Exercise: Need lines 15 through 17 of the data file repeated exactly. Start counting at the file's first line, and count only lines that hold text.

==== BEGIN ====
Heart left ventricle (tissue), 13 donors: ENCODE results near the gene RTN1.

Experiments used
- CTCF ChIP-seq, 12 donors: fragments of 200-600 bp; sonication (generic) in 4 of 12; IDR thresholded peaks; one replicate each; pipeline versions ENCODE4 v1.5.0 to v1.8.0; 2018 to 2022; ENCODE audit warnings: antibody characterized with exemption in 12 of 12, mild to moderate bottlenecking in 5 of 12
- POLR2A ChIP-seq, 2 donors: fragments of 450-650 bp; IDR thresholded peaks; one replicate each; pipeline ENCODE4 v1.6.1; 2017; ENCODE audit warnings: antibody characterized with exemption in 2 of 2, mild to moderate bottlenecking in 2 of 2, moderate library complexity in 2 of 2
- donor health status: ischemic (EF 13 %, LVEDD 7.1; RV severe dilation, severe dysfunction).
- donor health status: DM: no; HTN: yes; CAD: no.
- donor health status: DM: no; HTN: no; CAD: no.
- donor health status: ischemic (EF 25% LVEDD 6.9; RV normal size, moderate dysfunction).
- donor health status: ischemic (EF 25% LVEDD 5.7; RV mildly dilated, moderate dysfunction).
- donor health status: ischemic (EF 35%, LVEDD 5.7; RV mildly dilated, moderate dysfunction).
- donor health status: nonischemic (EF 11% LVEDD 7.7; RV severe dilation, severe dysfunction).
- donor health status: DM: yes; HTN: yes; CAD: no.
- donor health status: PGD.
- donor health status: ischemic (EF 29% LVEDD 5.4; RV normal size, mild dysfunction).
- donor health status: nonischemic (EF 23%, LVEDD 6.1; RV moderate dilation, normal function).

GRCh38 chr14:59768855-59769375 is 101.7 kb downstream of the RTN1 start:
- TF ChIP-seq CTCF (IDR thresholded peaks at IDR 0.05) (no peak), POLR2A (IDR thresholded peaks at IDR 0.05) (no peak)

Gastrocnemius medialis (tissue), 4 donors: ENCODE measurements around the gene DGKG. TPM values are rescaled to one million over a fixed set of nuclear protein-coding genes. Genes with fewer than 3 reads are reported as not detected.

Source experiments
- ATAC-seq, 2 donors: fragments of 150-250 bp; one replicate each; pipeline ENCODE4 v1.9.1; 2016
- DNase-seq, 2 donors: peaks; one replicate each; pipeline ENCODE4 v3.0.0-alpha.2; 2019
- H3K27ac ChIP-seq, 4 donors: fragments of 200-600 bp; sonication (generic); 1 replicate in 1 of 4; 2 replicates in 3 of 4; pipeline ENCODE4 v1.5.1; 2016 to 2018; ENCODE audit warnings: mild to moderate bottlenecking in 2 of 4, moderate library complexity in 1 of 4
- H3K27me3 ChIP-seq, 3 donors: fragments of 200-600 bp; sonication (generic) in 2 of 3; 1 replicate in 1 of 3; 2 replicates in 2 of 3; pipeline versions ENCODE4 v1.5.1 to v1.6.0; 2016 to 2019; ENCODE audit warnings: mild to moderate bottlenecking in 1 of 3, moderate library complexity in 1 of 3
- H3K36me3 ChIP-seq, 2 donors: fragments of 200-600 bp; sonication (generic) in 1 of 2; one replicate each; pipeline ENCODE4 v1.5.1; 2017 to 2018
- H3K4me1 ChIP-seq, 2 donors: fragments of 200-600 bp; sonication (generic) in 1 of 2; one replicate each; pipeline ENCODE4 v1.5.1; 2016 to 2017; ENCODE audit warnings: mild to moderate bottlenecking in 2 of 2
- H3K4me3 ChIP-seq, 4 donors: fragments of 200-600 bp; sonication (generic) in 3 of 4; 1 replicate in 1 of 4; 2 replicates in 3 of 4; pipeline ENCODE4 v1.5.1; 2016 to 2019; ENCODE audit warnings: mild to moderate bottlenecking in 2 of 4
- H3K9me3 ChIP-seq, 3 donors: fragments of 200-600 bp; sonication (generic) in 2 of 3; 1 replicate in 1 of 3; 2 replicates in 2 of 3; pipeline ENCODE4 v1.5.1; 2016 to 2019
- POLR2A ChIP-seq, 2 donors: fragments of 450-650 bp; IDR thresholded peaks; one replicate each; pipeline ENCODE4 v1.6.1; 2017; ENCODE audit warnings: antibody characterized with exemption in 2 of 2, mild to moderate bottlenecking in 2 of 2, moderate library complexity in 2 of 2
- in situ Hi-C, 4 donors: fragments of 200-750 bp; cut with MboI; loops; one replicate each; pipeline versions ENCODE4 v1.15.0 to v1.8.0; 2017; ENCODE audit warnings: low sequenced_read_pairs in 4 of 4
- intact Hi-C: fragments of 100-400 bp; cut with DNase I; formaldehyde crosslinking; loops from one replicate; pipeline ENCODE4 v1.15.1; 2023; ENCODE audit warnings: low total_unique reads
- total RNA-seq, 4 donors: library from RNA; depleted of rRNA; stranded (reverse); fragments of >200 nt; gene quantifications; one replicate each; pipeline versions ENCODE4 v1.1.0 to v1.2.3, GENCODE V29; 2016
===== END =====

- donor health status: nonischemic (EF 23%, LVEDD 6.1; RV moderate dilation, normal function).

GRCh38 chr14:59768855-59769375 is 101.7 kb downstream of the RTN1 start:
- TF ChIP-seq CTCF (IDR thresholded peaks at IDR 0.05) (no peak), POLR2A (IDR thresholded peaks at IDR 0.05) (no peak)